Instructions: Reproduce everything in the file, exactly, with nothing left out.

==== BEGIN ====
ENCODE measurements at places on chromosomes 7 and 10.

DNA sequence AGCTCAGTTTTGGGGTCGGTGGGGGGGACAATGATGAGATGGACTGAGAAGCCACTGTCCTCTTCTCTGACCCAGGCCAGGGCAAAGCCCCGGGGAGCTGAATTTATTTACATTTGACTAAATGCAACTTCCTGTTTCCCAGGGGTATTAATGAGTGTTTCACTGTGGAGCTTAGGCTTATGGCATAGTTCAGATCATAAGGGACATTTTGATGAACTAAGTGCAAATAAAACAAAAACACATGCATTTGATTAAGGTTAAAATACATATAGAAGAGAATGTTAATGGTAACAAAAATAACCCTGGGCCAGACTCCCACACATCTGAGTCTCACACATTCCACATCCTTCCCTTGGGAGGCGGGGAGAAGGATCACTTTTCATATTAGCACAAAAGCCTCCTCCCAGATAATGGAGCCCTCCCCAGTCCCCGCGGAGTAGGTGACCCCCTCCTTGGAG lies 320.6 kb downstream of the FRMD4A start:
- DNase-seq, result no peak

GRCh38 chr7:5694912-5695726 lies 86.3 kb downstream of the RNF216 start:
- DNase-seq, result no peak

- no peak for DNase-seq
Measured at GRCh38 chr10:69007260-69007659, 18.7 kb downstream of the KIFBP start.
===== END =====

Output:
ENCODE measurements at places on chromosomes 7 and 10.

DNA sequence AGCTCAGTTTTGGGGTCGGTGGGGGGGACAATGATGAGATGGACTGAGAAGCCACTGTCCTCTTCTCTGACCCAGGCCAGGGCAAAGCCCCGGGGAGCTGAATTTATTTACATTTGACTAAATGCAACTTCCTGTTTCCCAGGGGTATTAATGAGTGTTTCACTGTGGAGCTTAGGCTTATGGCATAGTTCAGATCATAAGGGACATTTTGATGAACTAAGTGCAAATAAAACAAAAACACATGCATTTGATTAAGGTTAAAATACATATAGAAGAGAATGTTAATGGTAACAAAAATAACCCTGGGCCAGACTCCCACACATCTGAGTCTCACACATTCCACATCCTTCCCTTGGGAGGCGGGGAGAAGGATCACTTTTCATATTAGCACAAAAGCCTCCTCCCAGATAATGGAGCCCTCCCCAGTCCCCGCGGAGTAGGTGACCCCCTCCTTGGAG lies 320.6 kb downstream of the FRMD4A start:
- DNase-seq, result no peak

GRCh38 chr7:5694912-5695726 lies 86.3 kb downstream of the RNF216 start:
- DNase-seq, result no peak

- no peak for DNase-seq
Measured at GRCh38 chr10:69007260-69007659, 18.7 kb downstream of the KIFBP start.